Honest and hard-working Texas rancher Homer Bannon has a conflict with his unscrupulous, selfish, arrogant and egotistical son Hud, who sank into alcoholism after accidentally killing his brother in a car crash.
Emma is a divorced woman with a teen-aged son who moves into a small town and tries to make a go of a horse ranch. Murphy is the widowed town druggist who steers business her way. Things ... See full summary »
Frank Capua is a rising star on the race circuit who dreams of winning the big one--the Indianapolis 500. But to get there he runs the risk of losing his wife Elora to his rival, Luther ... See full summary »
Mike Gallagher is a Miami liquor wholesaler whose deceased father was a local mobster. The FBI organized crime task force have no evidence that he's involved with the mob but decide to pressure him into perhaps revealing something - anything - about a murder they're sure was a mob hit. They let Megan Carter, a naive but well-meaning journalist, know he is being investigated and Gallagher's name is soon all over the newspaper. Gallagher has an iron-clad alibi for when the murder occurred but won't reveal it to protect his fragile friend Teresa. When Carter publishes her story, tragedy ensues. Needing to make amends, Carter tells Gallagher the source of the first story about him and he sets out to teach the FBI and the Federal Attorney a lesson.Written by
The union workers who struck Michael told him that if their union cards were pulled they would not be able to work anywhere. Florida is a right to work state and you don't need to have a union card to work. They would be considered "scabs" but they would be able to work at any dock in Miami. See more »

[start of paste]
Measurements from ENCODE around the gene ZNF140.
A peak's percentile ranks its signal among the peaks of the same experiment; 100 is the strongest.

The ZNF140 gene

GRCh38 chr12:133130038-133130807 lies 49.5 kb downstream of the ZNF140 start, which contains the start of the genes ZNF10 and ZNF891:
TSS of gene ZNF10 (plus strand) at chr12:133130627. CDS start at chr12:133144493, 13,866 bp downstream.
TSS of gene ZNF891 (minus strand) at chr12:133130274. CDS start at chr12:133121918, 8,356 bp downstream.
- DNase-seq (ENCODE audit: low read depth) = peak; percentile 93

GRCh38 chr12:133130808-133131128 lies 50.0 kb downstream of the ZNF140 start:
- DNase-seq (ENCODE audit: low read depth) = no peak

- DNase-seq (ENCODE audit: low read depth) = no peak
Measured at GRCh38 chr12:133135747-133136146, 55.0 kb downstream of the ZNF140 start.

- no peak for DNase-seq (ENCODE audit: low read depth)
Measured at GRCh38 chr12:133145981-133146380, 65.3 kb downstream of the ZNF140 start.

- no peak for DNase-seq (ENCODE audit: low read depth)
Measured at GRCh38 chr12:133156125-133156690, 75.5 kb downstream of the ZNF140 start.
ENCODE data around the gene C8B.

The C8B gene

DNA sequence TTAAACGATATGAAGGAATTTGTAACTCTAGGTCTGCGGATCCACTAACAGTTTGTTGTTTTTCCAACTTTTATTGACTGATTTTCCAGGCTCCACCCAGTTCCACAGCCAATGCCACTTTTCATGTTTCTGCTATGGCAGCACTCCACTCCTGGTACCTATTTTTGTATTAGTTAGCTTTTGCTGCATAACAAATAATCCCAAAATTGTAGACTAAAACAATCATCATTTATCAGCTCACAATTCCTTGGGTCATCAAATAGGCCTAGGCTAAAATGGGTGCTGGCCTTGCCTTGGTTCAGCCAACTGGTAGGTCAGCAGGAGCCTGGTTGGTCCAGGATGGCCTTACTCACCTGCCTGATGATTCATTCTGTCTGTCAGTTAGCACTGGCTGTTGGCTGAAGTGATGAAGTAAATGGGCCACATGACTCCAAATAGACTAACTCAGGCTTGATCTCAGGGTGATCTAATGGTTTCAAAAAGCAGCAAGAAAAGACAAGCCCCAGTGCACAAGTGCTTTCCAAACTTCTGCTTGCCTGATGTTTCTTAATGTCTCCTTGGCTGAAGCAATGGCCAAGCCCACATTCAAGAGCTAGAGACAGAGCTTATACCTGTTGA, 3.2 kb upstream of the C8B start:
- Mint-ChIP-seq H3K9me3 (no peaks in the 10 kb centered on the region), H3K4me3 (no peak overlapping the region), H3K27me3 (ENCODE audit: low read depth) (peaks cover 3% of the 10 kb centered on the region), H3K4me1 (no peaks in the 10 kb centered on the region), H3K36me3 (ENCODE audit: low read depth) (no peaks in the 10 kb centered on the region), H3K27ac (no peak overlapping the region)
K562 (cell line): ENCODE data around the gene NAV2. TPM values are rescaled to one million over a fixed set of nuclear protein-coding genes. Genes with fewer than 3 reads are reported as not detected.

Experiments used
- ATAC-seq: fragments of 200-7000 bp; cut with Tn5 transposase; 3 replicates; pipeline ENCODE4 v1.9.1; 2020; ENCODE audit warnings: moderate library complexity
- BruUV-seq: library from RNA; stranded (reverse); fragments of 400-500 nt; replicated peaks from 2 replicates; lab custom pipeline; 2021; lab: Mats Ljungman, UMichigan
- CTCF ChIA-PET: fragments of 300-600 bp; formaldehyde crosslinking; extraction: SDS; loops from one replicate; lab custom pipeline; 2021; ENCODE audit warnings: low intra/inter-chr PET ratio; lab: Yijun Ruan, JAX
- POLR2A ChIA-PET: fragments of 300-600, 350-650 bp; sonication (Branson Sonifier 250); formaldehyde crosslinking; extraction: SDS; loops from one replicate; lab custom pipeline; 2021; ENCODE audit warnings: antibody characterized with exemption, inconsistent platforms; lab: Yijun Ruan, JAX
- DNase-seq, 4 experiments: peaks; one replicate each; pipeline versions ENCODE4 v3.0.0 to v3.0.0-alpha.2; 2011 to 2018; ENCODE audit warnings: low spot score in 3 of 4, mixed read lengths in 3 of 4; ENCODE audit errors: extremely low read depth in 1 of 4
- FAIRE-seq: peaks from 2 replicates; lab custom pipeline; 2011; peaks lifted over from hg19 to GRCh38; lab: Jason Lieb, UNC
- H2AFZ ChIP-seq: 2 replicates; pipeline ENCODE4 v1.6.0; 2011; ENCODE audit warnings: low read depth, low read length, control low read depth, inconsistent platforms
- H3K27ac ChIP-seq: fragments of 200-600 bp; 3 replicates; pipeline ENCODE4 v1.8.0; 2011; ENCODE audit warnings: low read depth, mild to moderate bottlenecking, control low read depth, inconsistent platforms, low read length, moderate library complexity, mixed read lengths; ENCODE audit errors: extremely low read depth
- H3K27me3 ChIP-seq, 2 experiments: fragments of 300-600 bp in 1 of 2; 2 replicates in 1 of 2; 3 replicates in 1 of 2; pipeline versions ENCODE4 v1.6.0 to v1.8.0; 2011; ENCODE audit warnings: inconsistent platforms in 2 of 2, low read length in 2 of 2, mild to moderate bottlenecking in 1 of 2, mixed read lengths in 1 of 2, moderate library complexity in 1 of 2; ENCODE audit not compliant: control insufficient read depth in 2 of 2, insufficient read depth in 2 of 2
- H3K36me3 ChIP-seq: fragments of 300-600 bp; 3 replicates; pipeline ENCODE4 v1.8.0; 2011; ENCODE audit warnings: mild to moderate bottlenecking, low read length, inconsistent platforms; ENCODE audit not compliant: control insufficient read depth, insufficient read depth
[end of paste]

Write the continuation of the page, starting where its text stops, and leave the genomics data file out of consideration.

Paul Newman and Sally Field, though somewhat opposites both in their roles as Michael Colin Gallagher and Megan Carter respectively and in real Hollywood life, mesh and make believable lovers. Megan tells Michael that she is 30 something and doesn't need courting to play in the hay. Michael retorts, "Maybe I do," and drives away. Megan winds up somewhat of a failure both as a newspaper hound and as a liberated female. Then along comes Wilford Brimley in a bit part and runs away with the show. That's saying a lot since the well chosen cast gives it all they've got including ace jobs by Bob Balaban and Melinda Dillon.
The essence of the film is "What is the nature of truth?" What we read in the paper ain't necessarily so. Jibes are poked at bureaucrats too who certainly have problems determining what is truth. As long as the paperwork looks good then so goes the world. With the Horatio Alger success formula still around in the world of big government and big business, empire builders are a dime a dozen. Usually their asses are saved by cover ups and fall guys. In "Absence of Malice" the innocent victim outsmarts the bureaucrats and the Fourth Estate to bring the house of cards down, certainly an anomaly in the 21th century as it was in 1981, maybe even more so.
Admittedly, the film becomes too preachy at times which not only grates on the nerves but also slows the picture down. Yet the well-written script and Sydney Pollack's knowing direction keep it from becoming a total disaster. Not on the level of Pollack's previous "Three Days of the Condor" or his next feature "Tootsie," "Absence of Malice" still packs a wallop.
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